Dominique Ansel's Guide to Eating and Drinking in London
Dominique Ansel, one of the most creative pastry chefs on the planet, is now headed to England to do for teatime what he did for croissants and doughnuts in America. Aleksandra Crapanzano takes a bite.
Ansel adores Ham Yard Hotel, tucked away in an exceptionally quiet enclave in Soho. Designer Kit Kemp’s vivid colors and patterns are an inspiration. “As soon as I walk into this space, it feels like I’m in London,” Ansel says. “It’s cozy and reflects a mix of cultures. I love the basement bowling alley, but my favorite feature is the spiral of oranges. You look downstairs and see this 20-foot-high metal slide of oranges leading to a juice press! It’s an amazing design. Plus, you get fresh juice.” 1 Ham Yard; firmdalehotels.com.
A short walk from Ham Yard is The Wolseley, Ansel’s go-to for kedgeree, the Anglo-Indian mash-up of creamy curried rice and flaked smoked haddock topped with a poached egg. “One of the best breakfasts anywhere,” he says of this most British of British dishes. But it’s also the café’s Art Deco opulence that attracts him: “With its high ceilings, it reminds me a lot of Paris.” At lunch, he suggests one of the three schnitzels—wiener, holstein or schwein. 160 Piccadilly; thewolseley.com.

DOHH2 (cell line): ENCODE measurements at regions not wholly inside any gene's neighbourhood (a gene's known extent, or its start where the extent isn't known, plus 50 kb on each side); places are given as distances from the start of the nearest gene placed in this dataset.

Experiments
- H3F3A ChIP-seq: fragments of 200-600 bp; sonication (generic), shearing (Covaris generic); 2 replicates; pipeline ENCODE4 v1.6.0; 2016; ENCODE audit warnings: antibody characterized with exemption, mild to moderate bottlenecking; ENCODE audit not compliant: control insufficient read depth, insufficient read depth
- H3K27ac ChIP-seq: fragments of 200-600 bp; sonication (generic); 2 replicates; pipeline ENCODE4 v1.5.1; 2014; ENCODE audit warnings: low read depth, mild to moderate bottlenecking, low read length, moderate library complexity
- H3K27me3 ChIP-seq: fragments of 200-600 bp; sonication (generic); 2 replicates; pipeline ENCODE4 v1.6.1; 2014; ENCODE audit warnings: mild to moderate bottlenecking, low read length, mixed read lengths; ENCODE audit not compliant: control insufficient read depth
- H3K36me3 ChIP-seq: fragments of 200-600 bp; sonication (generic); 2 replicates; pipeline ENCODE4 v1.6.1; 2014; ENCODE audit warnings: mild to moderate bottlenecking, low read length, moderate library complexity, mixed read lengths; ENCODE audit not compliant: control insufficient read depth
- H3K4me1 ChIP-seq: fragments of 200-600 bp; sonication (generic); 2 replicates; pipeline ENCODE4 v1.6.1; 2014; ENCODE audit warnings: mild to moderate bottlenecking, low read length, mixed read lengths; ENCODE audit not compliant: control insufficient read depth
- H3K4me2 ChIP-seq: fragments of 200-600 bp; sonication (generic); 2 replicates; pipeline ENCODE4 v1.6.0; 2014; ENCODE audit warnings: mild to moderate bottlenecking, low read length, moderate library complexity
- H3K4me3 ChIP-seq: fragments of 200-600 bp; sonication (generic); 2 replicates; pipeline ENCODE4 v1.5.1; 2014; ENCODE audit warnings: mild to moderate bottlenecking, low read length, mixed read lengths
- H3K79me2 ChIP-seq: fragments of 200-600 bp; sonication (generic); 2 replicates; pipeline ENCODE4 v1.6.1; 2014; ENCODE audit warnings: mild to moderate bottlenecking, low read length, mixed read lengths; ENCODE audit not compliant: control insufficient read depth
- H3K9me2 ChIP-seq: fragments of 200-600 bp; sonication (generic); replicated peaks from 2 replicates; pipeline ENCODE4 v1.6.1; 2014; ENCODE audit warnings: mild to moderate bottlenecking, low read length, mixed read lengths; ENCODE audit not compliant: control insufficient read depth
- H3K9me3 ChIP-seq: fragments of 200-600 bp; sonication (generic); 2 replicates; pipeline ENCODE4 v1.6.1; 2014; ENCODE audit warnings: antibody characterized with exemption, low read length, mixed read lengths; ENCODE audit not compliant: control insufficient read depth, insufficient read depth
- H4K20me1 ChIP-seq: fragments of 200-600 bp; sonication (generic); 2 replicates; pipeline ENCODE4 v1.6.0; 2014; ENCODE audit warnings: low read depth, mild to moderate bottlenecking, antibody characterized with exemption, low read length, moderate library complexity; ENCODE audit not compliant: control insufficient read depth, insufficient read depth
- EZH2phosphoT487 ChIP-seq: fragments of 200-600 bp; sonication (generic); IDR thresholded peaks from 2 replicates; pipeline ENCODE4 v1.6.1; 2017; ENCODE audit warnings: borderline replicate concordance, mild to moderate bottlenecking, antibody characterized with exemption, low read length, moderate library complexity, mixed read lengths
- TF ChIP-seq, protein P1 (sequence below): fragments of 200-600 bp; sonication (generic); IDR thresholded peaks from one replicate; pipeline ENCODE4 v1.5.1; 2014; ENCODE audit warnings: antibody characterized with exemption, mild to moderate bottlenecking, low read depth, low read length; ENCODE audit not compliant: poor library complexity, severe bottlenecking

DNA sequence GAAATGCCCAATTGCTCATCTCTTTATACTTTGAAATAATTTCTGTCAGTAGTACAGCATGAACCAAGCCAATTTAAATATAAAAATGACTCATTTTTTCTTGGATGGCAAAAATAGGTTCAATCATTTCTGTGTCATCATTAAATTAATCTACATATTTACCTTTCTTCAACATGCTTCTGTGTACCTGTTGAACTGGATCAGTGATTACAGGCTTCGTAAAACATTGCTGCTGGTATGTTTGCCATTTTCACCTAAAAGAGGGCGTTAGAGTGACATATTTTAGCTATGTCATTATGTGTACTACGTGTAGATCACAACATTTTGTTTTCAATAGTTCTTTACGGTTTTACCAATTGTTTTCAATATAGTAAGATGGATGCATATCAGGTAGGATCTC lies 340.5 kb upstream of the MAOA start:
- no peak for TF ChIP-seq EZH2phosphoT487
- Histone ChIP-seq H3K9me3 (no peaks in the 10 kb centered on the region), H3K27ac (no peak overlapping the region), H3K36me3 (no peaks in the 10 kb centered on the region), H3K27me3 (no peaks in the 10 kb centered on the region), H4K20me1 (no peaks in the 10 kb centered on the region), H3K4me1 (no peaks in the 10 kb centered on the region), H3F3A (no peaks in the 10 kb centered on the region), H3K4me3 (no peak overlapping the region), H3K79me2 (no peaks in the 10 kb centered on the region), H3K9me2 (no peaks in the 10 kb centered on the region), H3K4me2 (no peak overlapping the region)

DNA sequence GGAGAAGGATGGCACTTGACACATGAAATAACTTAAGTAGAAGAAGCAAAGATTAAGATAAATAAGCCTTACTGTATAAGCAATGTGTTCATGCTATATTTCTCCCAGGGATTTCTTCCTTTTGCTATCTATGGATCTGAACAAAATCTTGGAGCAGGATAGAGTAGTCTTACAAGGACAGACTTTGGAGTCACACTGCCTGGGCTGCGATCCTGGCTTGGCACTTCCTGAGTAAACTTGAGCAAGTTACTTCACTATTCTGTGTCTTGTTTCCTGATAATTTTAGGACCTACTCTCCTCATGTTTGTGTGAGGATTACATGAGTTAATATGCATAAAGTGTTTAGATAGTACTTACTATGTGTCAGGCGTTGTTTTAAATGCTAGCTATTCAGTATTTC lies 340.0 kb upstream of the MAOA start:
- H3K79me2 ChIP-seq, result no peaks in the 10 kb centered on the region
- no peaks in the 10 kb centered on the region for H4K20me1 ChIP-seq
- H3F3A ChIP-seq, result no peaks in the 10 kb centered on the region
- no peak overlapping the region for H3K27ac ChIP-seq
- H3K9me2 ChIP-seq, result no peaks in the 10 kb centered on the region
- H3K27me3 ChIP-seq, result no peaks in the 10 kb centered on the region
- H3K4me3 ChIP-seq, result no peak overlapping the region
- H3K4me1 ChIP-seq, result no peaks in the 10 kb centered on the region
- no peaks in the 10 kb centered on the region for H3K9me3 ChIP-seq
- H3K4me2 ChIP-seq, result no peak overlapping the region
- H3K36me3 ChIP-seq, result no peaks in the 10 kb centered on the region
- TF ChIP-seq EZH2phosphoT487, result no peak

Best Indian Food
“Indian food just tastes different in London,” he says. “It’s more authentic than elsewhere—except India, of course—because there’s such a strong culinary tradition in place. Whenever I’m in London, I try to stop at Gymkhana for the biryani.” Gymkhana’s version is presented in traditional fashion, covered with a pastry dome, and served with pomegranate and mint raita. Ansel loves the sublime mango kheer (rice pudding) for dessert. 42 Albemarle St.; gymkhanalondon.com.
“I love Portuguese food, and it’s hard to find in New York,” says Ansel. “In London, I go to Taberna do Mercado. I like the pork tartare. At first, it’s scary ordering raw pork, but it’s really, really good—really cold, really fresh. I always want it.” Chef Nuno Mendes’s restaurant celebrates his Iberian roots with snacks like black pig–red wine chorizo and a beef sandwich with shrimp paste and wild garlic. For dessert, order the abade de priscos, steamed egg yolk enriched with pork fat and served with port caramel sauce. Old Spitalfields Market, 107B Commercial St.; taberna mercado.co.uk.
On weekends, the Maltby Street Market near Tower Bridge is giving Borough Market a run for its money with food artisans and pop-up eateries. Right next door, under the old elevated railway, there’s a St. John restaurant offshoot, Neal’s Yard Dairy and natural-wine-oriented Gergovie Wines. 41 Maltby St.; maltby.st.